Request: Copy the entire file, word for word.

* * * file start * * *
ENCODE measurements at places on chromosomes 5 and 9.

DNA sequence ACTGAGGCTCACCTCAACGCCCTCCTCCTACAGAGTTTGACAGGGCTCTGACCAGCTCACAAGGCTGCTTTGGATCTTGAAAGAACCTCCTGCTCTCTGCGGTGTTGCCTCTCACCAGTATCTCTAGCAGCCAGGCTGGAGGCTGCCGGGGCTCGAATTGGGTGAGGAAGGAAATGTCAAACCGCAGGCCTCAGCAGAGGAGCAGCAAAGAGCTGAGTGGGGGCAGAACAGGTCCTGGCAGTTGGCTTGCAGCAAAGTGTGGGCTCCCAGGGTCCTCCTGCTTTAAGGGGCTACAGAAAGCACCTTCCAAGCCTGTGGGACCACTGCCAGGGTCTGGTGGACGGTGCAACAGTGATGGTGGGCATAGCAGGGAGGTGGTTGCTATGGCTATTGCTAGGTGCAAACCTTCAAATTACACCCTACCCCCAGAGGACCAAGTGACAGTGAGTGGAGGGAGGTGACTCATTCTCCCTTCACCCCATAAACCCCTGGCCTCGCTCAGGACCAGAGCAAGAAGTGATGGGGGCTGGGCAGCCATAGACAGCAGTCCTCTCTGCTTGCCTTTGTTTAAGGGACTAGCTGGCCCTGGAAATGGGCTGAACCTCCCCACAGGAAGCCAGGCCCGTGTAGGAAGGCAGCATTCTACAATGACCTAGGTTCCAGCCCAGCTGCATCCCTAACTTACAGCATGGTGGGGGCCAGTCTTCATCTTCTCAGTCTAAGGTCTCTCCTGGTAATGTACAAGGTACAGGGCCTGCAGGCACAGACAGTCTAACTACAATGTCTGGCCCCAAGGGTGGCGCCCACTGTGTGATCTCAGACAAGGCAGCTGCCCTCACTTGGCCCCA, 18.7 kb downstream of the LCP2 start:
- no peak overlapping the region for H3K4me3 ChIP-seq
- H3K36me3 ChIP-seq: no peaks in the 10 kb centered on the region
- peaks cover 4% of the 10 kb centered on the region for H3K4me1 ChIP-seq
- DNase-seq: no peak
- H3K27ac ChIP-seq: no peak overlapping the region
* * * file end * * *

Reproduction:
ENCODE measurements at places on chromosomes 5 and 9.

DNA sequence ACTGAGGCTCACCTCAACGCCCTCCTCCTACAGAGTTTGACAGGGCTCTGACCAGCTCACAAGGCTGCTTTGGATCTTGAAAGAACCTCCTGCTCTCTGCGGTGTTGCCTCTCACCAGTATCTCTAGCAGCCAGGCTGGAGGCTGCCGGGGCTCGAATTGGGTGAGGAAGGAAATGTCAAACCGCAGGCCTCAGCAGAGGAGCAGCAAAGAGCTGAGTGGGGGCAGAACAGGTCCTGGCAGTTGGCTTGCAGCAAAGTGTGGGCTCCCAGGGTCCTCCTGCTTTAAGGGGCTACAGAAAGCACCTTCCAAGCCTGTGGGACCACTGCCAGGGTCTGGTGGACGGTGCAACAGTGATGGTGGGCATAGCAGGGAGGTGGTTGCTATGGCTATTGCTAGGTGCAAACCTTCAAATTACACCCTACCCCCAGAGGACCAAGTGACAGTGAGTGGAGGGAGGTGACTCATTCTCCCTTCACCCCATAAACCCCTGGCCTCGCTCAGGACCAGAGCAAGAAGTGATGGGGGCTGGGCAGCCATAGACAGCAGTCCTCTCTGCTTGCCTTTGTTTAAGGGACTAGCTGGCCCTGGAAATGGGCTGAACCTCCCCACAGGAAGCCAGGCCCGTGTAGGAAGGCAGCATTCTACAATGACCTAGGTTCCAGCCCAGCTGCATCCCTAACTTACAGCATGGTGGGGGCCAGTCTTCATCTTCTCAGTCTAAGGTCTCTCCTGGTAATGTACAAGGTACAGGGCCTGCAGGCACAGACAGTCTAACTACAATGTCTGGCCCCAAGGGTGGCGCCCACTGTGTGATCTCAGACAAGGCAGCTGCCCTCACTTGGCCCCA, 18.7 kb downstream of the LCP2 start:
- no peak overlapping the region for H3K4me3 ChIP-seq
- H3K36me3 ChIP-seq: no peaks in the 10 kb centered on the region
- peaks cover 4% of the 10 kb centered on the region for H3K4me1 ChIP-seq
- DNase-seq: no peak
- H3K27ac ChIP-seq: no peak overlapping the region